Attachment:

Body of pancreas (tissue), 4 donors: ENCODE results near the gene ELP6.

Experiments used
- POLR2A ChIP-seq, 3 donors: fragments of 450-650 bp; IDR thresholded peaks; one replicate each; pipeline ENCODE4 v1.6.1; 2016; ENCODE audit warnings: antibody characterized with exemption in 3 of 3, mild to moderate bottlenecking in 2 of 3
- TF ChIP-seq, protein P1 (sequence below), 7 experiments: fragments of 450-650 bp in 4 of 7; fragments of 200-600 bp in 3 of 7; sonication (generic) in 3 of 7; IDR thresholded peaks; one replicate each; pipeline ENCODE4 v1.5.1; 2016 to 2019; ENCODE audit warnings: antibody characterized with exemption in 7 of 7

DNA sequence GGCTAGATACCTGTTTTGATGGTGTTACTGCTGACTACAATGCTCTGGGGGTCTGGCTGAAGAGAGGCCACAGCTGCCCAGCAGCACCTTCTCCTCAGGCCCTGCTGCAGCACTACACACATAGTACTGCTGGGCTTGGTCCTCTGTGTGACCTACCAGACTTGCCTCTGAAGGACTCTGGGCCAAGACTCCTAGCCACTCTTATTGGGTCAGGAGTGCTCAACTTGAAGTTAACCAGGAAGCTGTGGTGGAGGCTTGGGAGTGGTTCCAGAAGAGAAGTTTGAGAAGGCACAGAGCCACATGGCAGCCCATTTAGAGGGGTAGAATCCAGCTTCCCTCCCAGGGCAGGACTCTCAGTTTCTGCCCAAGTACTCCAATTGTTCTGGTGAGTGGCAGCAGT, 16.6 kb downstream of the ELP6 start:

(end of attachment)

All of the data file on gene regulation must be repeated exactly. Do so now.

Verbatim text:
Body of pancreas (tissue), 4 donors: ENCODE results near the gene ELP6.

Experiments used
- POLR2A ChIP-seq, 3 donors: fragments of 450-650 bp; IDR thresholded peaks; one replicate each; pipeline ENCODE4 v1.6.1; 2016; ENCODE audit warnings: antibody characterized with exemption in 3 of 3, mild to moderate bottlenecking in 2 of 3
- TF ChIP-seq, protein P1 (sequence below), 7 experiments: fragments of 450-650 bp in 4 of 7; fragments of 200-600 bp in 3 of 7; sonication (generic) in 3 of 7; IDR thresholded peaks; one replicate each; pipeline ENCODE4 v1.5.1; 2016 to 2019; ENCODE audit warnings: antibody characterized with exemption in 7 of 7

DNA sequence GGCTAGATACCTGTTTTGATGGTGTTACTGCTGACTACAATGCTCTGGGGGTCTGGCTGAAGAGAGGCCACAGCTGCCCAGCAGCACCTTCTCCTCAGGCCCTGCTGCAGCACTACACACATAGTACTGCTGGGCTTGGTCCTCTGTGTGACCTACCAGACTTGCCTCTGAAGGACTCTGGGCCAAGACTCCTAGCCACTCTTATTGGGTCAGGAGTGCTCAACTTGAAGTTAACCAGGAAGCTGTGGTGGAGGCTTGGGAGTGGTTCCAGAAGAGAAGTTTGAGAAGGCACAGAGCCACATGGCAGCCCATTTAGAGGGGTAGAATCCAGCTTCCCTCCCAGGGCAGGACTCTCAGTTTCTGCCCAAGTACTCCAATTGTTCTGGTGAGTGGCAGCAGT, 16.6 kb downstream of the ELP6 start: